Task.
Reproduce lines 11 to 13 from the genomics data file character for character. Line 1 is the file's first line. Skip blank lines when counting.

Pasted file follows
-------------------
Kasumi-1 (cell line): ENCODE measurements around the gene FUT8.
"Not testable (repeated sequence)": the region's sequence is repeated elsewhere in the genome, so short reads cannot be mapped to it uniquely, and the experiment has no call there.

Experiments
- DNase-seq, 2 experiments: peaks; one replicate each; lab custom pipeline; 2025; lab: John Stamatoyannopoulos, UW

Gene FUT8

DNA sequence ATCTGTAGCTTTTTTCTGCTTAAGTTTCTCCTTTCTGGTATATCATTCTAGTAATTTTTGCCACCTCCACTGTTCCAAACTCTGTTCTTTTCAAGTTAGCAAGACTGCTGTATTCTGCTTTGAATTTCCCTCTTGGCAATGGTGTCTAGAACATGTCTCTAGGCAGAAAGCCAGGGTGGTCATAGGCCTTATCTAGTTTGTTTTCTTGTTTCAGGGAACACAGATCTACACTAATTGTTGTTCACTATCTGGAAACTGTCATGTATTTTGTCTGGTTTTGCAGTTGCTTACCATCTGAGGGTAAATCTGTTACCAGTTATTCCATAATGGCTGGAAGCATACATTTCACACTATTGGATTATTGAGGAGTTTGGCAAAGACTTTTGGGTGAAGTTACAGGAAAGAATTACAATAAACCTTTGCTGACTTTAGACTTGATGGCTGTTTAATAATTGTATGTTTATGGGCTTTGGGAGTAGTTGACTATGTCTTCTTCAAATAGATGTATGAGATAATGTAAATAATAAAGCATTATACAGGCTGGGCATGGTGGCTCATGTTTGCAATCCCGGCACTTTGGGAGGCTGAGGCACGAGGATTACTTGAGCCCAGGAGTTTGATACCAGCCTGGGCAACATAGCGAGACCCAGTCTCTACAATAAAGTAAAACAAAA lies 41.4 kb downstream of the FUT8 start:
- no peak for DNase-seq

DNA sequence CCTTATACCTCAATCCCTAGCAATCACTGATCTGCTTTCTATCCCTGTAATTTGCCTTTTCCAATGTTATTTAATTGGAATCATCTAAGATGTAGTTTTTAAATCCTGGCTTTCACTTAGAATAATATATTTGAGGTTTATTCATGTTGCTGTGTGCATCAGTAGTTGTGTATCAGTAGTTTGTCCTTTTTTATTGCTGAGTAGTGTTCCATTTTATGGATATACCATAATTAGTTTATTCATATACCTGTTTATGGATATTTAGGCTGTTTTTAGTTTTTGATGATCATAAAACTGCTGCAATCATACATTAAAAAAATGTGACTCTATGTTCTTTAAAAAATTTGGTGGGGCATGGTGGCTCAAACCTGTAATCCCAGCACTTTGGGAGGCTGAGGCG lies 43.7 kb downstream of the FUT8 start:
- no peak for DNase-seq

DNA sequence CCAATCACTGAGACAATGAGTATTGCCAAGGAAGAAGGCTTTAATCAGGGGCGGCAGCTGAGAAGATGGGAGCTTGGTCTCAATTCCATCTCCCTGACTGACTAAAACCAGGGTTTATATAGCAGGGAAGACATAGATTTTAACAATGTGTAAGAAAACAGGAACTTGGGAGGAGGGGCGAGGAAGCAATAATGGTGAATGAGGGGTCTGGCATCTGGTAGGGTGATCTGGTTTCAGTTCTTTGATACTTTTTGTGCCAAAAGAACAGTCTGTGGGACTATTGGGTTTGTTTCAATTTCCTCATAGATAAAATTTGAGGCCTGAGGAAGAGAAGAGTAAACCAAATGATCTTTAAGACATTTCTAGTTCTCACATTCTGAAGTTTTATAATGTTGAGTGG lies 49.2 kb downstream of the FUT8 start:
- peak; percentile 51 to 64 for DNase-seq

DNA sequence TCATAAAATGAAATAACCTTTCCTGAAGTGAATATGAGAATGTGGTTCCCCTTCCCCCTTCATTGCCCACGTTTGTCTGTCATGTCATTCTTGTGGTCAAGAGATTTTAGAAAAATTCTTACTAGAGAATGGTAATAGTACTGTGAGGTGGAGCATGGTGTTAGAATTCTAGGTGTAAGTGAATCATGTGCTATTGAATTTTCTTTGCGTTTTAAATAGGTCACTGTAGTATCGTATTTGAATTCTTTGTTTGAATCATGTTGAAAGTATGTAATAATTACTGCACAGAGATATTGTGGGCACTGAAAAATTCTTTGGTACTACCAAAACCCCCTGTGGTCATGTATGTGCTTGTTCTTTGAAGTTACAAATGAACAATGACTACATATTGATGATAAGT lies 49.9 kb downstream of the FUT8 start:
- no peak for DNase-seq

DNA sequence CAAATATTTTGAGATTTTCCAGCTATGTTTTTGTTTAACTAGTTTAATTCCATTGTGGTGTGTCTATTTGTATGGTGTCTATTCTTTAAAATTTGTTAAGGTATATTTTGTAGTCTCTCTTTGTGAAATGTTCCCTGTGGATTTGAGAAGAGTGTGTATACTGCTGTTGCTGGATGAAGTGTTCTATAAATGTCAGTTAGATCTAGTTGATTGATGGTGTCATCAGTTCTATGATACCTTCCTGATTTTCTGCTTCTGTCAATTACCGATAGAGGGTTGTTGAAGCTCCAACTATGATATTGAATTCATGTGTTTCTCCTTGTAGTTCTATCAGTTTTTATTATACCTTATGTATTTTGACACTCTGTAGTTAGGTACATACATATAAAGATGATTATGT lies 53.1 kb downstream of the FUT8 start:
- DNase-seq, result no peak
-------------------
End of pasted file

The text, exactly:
- peak; percentile 51 to 64 for DNase-seq

DNA sequence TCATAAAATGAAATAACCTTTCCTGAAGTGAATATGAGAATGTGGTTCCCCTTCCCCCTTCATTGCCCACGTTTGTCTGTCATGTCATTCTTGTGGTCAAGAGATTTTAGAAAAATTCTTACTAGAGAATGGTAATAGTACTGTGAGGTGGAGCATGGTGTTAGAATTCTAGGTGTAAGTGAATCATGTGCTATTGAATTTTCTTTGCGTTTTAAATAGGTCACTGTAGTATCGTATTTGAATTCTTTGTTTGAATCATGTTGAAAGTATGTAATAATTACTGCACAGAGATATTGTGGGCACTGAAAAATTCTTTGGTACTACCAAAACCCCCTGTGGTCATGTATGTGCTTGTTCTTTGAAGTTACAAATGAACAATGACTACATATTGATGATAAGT lies 49.9 kb downstream of the FUT8 start:
- no peak for DNase-seq